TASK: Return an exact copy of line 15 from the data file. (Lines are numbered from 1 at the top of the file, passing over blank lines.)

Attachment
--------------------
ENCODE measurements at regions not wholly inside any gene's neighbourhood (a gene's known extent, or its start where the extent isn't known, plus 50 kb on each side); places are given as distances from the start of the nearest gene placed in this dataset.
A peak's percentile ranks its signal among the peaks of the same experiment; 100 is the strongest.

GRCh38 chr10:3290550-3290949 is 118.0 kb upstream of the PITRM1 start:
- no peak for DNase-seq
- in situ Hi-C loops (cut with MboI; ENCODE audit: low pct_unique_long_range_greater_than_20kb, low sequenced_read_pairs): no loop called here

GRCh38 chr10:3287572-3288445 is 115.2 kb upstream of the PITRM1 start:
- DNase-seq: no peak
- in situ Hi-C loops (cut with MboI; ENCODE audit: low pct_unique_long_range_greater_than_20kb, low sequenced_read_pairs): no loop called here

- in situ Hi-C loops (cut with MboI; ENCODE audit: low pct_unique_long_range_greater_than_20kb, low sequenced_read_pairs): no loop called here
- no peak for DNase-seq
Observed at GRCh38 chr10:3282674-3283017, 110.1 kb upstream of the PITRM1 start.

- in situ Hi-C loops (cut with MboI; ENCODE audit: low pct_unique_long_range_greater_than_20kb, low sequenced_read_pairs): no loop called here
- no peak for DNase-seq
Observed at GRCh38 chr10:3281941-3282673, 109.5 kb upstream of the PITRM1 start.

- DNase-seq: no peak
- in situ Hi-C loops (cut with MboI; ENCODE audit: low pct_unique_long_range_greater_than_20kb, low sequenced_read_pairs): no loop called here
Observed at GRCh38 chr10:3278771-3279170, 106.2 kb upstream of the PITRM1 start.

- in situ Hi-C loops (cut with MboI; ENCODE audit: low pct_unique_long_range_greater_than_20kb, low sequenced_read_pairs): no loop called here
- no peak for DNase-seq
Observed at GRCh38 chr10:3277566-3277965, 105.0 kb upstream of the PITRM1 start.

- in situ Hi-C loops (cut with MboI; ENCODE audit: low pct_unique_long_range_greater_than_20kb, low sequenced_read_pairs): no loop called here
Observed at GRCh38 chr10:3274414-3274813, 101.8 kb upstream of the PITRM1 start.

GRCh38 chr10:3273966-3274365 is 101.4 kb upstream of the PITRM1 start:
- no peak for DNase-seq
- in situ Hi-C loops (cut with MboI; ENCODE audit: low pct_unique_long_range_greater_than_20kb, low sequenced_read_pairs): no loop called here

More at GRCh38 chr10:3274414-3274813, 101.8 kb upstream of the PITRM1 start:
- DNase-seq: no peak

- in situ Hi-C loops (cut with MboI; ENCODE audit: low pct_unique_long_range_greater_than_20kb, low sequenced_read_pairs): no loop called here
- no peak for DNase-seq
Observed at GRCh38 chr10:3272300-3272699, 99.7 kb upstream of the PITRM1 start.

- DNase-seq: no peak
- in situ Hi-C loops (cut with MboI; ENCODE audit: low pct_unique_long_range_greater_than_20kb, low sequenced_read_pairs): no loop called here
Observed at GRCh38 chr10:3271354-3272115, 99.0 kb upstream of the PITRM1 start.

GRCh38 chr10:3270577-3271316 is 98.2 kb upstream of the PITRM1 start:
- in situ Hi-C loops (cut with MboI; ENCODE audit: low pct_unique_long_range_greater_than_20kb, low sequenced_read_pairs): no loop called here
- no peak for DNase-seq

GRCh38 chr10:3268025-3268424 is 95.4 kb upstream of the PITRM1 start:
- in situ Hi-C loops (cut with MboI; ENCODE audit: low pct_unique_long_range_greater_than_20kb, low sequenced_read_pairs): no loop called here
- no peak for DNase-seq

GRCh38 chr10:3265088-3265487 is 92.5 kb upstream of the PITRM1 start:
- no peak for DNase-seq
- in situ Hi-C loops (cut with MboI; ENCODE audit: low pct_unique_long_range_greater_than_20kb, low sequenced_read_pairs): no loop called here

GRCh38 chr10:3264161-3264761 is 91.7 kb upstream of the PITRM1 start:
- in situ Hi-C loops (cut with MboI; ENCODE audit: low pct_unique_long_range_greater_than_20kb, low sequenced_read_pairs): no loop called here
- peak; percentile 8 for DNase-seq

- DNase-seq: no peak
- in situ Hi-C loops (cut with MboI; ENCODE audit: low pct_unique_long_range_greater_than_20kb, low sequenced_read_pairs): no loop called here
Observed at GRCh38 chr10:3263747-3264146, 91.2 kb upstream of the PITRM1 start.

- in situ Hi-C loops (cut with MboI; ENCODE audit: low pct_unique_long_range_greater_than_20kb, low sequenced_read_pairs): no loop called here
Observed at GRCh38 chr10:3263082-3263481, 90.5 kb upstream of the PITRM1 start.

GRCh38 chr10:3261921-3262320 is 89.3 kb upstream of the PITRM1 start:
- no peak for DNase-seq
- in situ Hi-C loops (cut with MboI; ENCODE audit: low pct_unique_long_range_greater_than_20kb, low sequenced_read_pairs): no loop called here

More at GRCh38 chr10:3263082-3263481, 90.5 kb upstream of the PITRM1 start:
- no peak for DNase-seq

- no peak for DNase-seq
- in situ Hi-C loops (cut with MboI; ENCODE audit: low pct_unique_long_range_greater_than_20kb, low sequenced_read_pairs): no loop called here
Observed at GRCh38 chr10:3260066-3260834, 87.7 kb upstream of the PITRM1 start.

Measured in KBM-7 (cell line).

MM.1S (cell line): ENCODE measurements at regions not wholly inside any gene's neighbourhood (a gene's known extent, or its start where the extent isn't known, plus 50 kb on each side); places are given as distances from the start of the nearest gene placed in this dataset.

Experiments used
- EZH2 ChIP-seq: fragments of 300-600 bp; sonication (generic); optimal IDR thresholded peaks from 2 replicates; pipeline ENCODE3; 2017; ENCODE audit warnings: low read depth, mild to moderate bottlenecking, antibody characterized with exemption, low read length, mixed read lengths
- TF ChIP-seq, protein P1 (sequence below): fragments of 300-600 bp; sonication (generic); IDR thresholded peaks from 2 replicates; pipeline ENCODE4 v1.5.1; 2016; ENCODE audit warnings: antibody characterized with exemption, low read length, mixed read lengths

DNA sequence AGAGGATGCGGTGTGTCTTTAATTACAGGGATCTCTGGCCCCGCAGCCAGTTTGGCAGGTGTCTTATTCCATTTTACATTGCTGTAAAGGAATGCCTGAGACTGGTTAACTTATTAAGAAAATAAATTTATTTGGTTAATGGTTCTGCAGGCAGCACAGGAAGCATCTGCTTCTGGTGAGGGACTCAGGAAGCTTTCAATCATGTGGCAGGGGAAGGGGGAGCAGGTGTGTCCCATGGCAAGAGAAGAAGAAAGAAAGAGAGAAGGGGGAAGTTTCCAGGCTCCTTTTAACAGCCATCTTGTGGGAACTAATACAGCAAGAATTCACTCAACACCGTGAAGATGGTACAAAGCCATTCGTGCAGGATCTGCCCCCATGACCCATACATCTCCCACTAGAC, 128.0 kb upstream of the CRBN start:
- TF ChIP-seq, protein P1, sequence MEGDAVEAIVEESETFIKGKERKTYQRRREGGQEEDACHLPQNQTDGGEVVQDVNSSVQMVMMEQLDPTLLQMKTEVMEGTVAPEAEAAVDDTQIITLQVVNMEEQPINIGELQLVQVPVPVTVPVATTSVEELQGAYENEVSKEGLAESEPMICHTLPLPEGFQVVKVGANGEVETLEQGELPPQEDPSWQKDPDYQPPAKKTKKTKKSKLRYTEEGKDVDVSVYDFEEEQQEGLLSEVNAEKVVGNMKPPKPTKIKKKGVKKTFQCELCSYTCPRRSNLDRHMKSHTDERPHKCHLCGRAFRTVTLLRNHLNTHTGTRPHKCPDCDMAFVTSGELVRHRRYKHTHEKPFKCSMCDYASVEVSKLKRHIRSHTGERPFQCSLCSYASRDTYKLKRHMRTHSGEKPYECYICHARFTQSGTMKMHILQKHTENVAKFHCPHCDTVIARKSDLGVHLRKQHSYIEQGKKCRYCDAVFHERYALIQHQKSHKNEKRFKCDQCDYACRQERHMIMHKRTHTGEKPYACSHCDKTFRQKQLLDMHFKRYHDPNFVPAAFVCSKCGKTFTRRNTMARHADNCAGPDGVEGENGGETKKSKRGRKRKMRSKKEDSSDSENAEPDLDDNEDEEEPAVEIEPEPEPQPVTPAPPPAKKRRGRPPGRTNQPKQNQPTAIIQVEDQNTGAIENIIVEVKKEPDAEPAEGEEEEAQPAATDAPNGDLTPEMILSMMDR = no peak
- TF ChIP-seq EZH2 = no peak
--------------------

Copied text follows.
- DNase-seq: no peak